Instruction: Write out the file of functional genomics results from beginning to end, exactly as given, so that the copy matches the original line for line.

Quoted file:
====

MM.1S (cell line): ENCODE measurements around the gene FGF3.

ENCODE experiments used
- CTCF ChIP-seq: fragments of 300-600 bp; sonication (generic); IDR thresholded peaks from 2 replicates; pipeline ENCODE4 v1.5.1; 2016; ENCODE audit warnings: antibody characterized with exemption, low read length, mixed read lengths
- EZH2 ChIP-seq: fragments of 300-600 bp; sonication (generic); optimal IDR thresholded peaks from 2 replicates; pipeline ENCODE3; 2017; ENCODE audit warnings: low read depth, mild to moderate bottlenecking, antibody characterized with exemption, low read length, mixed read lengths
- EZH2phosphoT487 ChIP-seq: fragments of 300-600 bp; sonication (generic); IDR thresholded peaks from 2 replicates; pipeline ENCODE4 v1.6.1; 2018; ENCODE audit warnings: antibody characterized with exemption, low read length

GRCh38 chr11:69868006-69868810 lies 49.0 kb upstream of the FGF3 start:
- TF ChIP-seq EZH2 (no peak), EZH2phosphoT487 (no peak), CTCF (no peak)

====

MM.1S (cell line): ENCODE measurements around the gene FGF3.

ENCODE experiments used
- CTCF ChIP-seq: fragments of 300-600 bp; sonication (generic); IDR thresholded peaks from 2 replicates; pipeline ENCODE4 v1.5.1; 2016; ENCODE audit warnings: antibody characterized with exemption, low read length, mixed read lengths
- EZH2 ChIP-seq: fragments of 300-600 bp; sonication (generic); optimal IDR thresholded peaks from 2 replicates; pipeline ENCODE3; 2017; ENCODE audit warnings: low read depth, mild to moderate bottlenecking, antibody characterized with exemption, low read length, mixed read lengths
- EZH2phosphoT487 ChIP-seq: fragments of 300-600 bp; sonication (generic); IDR thresholded peaks from 2 replicates; pipeline ENCODE4 v1.6.1; 2018; ENCODE audit warnings: antibody characterized with exemption, low read length

GRCh38 chr11:69868006-69868810 lies 49.0 kb upstream of the FGF3 start:
- TF ChIP-seq EZH2 (no peak), EZH2phosphoT487 (no peak), CTCF (no peak)